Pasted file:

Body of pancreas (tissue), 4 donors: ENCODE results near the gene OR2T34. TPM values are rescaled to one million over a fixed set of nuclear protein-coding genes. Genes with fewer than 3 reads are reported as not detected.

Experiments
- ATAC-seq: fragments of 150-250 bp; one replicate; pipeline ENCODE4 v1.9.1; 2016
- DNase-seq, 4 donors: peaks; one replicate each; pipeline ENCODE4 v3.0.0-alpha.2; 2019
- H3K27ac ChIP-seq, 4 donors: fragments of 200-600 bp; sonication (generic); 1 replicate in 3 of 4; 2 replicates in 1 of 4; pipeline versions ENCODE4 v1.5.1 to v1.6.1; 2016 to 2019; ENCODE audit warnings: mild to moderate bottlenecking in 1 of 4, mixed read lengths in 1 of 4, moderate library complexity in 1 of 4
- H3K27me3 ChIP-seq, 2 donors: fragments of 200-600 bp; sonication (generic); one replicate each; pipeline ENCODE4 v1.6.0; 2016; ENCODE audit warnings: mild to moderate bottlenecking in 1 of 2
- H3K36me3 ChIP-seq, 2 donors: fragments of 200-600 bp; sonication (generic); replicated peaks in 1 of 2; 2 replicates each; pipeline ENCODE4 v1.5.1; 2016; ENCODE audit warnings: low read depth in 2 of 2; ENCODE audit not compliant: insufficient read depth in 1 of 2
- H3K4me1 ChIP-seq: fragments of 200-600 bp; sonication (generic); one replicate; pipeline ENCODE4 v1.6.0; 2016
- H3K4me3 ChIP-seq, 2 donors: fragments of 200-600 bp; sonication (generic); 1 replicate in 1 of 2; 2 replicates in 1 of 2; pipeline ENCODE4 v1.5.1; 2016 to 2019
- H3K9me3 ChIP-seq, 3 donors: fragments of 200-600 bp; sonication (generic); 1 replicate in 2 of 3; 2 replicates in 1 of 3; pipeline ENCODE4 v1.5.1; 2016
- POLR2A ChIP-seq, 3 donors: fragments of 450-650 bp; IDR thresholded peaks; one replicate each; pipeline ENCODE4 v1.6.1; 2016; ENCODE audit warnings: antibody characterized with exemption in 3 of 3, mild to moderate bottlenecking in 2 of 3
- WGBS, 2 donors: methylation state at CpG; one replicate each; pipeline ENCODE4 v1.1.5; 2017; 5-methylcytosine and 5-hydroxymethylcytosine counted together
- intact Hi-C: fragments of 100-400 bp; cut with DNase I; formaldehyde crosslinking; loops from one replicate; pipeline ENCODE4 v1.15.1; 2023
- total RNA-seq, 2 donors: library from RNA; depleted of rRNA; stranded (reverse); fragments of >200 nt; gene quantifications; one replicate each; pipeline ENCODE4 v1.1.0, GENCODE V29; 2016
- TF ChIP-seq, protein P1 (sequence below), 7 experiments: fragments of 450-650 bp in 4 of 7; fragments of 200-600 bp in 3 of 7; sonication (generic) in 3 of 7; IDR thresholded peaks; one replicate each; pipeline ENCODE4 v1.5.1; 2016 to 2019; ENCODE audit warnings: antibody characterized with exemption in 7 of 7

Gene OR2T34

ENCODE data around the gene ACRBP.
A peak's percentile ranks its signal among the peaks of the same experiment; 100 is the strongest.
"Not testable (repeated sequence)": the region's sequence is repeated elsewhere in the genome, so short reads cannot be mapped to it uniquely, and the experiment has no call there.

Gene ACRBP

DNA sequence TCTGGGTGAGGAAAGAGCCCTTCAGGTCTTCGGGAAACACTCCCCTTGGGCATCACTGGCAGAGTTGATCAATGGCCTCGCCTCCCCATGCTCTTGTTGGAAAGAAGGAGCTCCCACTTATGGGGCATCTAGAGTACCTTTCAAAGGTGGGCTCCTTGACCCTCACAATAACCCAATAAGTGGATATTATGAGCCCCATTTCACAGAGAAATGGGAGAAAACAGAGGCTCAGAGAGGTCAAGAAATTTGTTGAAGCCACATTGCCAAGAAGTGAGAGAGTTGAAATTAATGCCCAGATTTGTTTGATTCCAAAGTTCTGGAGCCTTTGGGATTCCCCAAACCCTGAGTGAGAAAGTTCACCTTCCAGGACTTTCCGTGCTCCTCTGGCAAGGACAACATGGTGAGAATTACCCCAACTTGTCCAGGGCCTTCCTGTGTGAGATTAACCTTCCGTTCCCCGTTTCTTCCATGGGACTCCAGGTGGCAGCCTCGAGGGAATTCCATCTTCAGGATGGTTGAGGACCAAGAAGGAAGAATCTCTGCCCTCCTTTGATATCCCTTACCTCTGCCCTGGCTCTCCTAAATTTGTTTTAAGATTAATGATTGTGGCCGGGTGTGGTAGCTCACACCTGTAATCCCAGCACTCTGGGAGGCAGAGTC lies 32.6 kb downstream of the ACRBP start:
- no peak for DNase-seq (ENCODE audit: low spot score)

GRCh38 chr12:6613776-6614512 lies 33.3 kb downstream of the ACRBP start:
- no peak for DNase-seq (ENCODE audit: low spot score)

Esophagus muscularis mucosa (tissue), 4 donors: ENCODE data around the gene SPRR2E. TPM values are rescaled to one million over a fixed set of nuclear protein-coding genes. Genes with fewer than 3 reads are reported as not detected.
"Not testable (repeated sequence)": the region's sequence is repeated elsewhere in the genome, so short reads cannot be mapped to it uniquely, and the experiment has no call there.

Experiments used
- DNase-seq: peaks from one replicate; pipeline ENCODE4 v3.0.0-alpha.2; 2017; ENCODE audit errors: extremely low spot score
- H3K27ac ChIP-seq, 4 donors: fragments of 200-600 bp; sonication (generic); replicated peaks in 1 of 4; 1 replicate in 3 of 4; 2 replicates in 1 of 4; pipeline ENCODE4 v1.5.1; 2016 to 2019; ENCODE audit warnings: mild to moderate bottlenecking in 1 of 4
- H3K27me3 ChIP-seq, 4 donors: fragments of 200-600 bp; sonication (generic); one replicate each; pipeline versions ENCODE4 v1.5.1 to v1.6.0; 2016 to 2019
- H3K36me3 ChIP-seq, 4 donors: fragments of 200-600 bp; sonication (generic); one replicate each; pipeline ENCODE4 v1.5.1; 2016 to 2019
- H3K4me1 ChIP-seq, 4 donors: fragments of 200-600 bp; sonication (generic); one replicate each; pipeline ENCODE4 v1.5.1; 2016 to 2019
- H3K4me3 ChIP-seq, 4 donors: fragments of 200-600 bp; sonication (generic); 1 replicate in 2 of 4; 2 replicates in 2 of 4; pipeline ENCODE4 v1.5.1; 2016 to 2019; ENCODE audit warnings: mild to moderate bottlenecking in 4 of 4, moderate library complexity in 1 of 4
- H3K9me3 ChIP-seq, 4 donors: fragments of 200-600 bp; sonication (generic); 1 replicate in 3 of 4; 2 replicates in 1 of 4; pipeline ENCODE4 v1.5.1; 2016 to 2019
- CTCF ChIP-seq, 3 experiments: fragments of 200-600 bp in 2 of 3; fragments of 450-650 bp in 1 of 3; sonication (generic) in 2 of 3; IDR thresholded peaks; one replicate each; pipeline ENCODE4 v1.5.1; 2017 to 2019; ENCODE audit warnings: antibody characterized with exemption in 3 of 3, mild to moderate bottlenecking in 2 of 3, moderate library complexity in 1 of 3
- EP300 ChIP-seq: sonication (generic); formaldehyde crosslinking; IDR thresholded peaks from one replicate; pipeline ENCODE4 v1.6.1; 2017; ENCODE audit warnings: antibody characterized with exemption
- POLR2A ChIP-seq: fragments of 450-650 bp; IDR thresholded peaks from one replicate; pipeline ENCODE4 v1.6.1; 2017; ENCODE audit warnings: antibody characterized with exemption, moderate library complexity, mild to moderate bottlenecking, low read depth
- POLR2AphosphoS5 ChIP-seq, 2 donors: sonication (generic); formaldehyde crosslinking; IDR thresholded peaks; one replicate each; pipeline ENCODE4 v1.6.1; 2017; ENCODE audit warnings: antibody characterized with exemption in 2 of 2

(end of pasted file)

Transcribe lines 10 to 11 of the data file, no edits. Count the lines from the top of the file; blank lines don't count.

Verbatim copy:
- H3K9me3 ChIP-seq, 3 donors: fragments of 200-600 bp; sonication (generic); 1 replicate in 2 of 3; 2 replicates in 1 of 3; pipeline ENCODE4 v1.5.1; 2016
- POLR2A ChIP-seq, 3 donors: fragments of 450-650 bp; IDR thresholded peaks; one replicate each; pipeline ENCODE4 v1.6.1; 2016; ENCODE audit warnings: antibody characterized with exemption in 3 of 3, mild to moderate bottlenecking in 2 of 3